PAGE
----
Hunger Games vs. A Time to Die

This is a guest post by Nadine Brandes, the author of the newly released dystopian novel, A Time to Die.


“What’s your book about?”

My most common response: “It’s like Hunger Games, only Christian.”

This is rather ironic since half the inspiration behind A Time to Die came from wanting to write a book unlike Hunger Games. Don’t get me How-WOuld-You-Livewrong — I devoured the Hunger Games series. I’ve watched both movies multiple times, I obsess over every released picture, trailer, or tidbit from the upcoming Mockingjay films, and I even have a mockingjay pin.

But, I threw book three, Mockingjay, against the wall when I finished it. Hey, I know several others who did this same thing. Maybe even you.


Because the story lacked hope. Those books progressed into a darker and darker place, ultimate ending despair with a sprinkle of bittersweet-ever-after.

That wasn’t enough for me. I needed to know that standing up for my beliefs, that striving for more, that fighting for justice was worth it. That humans could make a difference and that goodness could be found in the world.

I know Christ. I know it’s possible. So I wrote about it. Here are some similarities and differences between The Hunger Games and my own dystopian novel, A Time to Die.



  • They are both dystopian (duh)
  • Both Katniss and Parvin are striving against an unjust society for the purpose of protecting the people they love.
  • Both books examine the struggles that minority people groups face against a controlling government.
  • The government in both books has a special power that can control the decisions and cooperation of the people. In Hunger Games it’s the Hunger Games, in A Time to Die it’s the Clocks.



  • The Hunger Games is about Katniss’s external fight against her government (and her impending doom) to survive and make a change.
  • A Time to Die is about Parvin interally seeking the meaning of life, trying to understand the purpose of her existence.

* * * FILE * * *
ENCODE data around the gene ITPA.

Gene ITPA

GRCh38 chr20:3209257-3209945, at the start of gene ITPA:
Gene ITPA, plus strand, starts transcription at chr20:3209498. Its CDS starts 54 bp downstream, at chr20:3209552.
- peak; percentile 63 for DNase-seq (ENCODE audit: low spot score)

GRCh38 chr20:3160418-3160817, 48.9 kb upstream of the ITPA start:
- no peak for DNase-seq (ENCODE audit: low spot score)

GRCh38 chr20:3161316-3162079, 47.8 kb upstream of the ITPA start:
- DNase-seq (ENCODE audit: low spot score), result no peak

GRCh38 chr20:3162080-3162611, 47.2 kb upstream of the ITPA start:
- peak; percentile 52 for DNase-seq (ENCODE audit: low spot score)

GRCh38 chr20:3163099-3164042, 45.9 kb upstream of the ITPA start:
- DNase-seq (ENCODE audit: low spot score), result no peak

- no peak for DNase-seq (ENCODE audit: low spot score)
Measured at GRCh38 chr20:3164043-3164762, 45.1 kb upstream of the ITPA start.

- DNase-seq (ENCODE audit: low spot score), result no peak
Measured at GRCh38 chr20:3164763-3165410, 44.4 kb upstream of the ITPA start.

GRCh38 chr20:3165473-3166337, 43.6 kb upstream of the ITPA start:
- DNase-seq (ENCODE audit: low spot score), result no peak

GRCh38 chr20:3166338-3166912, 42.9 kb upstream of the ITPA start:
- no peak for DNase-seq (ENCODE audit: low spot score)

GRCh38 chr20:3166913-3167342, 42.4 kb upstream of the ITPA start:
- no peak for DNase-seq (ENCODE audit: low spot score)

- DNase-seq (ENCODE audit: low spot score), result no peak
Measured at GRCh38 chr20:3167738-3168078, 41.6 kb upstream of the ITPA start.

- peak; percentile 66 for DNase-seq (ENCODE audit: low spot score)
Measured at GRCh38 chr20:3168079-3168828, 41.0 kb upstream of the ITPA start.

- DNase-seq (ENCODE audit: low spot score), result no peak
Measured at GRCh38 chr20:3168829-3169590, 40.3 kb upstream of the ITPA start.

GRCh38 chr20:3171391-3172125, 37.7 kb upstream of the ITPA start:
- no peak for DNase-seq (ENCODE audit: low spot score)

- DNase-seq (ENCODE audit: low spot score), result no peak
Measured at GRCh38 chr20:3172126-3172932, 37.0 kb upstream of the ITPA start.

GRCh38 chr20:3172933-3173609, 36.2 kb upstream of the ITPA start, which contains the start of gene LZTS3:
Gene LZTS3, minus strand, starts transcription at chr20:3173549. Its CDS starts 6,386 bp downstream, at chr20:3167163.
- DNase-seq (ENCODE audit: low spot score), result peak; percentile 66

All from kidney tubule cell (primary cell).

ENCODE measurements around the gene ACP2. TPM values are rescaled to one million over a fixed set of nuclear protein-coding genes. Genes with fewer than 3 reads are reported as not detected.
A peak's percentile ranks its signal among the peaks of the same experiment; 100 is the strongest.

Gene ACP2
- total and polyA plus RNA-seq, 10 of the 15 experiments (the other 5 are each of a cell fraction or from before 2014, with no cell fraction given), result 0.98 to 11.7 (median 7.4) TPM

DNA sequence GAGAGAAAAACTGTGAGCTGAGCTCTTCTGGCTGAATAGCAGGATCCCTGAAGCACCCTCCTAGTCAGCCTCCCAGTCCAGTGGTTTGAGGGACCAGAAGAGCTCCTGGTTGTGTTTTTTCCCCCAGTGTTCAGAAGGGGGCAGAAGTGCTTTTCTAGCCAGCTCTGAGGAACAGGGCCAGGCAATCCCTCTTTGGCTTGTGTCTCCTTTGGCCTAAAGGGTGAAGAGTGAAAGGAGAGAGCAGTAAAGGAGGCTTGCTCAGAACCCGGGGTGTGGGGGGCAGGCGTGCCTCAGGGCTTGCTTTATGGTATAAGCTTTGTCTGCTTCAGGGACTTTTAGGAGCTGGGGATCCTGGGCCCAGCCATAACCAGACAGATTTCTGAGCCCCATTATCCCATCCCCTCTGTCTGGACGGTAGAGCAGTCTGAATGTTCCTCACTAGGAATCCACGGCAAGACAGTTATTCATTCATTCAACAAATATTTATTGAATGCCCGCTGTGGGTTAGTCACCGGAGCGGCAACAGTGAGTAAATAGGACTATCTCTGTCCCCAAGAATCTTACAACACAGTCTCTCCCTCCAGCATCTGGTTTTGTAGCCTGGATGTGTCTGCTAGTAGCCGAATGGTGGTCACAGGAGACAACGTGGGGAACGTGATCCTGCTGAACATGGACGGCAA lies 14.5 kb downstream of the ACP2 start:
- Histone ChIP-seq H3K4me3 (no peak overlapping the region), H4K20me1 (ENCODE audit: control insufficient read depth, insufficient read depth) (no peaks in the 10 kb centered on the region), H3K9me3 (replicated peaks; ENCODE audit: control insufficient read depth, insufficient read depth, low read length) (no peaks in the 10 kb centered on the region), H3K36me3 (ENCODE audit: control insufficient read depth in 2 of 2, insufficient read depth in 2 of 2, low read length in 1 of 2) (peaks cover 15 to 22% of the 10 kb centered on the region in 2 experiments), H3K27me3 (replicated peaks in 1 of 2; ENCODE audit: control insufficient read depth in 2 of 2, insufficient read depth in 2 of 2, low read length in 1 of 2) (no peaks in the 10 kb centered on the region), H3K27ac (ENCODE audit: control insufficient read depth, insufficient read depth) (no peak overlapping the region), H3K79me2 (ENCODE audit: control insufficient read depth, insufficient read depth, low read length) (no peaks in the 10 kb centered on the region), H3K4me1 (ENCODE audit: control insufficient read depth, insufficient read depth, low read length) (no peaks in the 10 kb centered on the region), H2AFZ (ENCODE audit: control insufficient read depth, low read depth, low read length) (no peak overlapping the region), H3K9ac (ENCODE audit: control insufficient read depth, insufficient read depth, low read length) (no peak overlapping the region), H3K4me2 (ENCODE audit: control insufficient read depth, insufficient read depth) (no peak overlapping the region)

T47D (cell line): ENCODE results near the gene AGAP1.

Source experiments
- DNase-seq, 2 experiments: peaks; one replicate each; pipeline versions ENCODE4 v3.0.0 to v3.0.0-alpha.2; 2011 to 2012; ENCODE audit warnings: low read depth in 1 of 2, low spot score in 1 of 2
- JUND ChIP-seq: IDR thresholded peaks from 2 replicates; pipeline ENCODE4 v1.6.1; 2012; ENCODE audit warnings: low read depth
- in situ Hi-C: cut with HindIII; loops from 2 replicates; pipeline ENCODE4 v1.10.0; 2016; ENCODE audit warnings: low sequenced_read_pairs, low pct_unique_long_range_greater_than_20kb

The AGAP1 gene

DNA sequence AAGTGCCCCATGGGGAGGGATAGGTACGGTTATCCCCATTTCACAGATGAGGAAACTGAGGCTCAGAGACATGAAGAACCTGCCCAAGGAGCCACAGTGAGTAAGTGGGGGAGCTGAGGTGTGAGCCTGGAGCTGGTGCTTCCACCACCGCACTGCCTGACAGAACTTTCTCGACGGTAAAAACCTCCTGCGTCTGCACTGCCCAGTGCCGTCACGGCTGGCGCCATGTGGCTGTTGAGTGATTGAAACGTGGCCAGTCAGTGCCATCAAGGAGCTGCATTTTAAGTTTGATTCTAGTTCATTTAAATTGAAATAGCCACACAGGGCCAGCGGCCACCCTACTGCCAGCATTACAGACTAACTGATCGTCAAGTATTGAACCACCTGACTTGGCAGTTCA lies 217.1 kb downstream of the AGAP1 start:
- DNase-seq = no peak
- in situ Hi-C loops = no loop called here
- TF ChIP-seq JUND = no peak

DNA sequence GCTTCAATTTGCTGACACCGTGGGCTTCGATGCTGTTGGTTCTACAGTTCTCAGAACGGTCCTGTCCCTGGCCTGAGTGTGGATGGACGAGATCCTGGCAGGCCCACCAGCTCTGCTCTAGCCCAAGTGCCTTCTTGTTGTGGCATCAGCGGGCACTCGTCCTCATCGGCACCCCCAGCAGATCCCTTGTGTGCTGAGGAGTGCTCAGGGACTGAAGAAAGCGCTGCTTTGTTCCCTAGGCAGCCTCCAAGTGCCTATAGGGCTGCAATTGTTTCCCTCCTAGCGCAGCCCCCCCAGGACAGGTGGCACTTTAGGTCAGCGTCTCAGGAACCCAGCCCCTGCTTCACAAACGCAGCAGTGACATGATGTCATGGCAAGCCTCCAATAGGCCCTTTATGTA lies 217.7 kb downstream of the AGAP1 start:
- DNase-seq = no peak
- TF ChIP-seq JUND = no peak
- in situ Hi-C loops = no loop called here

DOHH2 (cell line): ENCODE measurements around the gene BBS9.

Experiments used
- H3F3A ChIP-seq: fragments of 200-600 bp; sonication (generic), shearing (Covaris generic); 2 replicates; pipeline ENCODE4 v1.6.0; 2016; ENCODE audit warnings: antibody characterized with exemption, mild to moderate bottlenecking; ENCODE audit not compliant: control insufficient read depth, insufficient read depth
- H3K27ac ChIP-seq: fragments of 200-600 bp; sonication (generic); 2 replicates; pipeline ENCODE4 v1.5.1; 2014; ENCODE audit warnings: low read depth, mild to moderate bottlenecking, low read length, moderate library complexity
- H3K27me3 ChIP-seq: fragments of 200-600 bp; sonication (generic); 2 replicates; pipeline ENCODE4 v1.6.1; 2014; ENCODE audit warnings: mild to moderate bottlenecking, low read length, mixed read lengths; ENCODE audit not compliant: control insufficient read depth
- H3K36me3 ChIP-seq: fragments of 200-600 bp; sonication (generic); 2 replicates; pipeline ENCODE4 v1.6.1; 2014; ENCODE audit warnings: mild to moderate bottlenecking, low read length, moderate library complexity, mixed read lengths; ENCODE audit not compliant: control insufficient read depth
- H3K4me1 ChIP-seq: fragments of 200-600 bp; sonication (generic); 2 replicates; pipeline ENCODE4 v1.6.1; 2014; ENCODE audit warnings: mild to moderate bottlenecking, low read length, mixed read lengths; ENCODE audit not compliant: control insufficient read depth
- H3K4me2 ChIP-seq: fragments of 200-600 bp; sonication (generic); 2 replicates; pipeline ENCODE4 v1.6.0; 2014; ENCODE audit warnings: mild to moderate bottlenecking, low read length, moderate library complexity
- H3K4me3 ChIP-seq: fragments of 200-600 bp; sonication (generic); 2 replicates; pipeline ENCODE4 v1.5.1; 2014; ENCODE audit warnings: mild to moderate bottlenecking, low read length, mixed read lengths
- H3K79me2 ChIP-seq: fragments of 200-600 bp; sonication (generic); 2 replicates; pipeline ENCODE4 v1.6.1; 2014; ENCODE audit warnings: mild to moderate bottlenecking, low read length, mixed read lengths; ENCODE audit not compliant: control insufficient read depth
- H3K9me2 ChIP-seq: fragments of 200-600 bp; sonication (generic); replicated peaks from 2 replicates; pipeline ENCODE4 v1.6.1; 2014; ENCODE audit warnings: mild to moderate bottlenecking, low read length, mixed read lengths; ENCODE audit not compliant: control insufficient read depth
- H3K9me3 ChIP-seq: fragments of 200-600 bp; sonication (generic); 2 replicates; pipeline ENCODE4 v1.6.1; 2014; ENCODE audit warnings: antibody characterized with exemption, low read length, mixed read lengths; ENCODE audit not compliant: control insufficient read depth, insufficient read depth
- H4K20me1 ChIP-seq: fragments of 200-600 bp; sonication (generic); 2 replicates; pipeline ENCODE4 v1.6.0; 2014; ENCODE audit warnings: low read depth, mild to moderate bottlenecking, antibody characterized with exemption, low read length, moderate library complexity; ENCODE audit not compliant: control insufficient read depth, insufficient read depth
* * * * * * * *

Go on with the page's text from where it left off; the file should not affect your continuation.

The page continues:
• The Hunger Games – Katniss draws her hope from her sister, Prim, and from her love interests, Gale and Peeta. Her hope is completely tied up in these people and of course, because they’re human, they can’t uphold that weight.
  • A Time to Die – Parvin learns to draw her hope from faith in God. And, despite tragedy and the failure of humans, His power withstands the weight of human sorrow.
  • In The Hunger Games, Katniss is a survivor. She’s been raised hunting, shooting and making bows and arrows. She never cries, she’s the leader of her family. This is a common trait in female dystopian protagonists, but a not-so-common trait in real teenage girls reading.
  • In A Time to Die, Parvin is as human as they get. She has doubts about life, about God, about her purpose. She’s afraid, she’s never even gone camping, and she’s been raised in the comfort of home with a solid family. While she tries to be strong emotionally, she’s human and she breaks when she’s alone.


Not only is this difference in the books, but it’s a difference in our lives – in our thinking – as believers in Christ. Because Christ is my hope, it forms the stories I write. This is the beauty behind Christian fiction. I’m honored to be part of it.


What books have left you hopeful? What books have left you hopeless?


To find out more about Nadine or her book, visit her at one of these places:

Blog     Goodreads     Amazon     Facebook     Twitter

9 thoughts on “Hunger Games vs. A Time to Die

  1. I agree. I have been frustrated in this same way by many books. The problem with books like The Hunger Games is that they do an outstanding job of underscoring the problems in our lives and society, but they fail to give us clear and effective answers to those problems. They leave us better understanding what’s wrong (and that’s good), but what all of us desperately need is the solution to what’s wrong.

    I’m not talking about vague solutions either. We need practical, connect-the-dots help. I have read enough of A Time to Die to realize that this is what it delivers.

    I thank God for giving me another angle on the solution through Nadine…

    Liked by 2 people

  2. I definitely agree- Mockingjay’s ending was thoroughly hopeless, and the same can be said of many other series. 😛 It’s awesome to hear about a series that, like The Lord of the Rings and the Mistborn trilogy, acknowledges that even though the world is a dark place, that doesn’t mean we have no hope.

    Liked by 1 person

  3. The way I usually describe it, a good dystopian should end with the hope of a better world, but that may be at great cost.

    The thing that let me down in the end of Mockingjay was the fact that they decided to hold one final hunger games, with the children of the oppressors. I understand the desire for revenge that they would feel, but in essence, the rebels fighting for the districts had become just as bad as those from the capital who had murdered their children.

    Maybe the book was trying to make a point because in real life some revolutions do end up no better than the systems they overthrow, but I’d always prefer to see some hope in my fiction, because as you say, our faith gives us hope.

    Liked by 1 person

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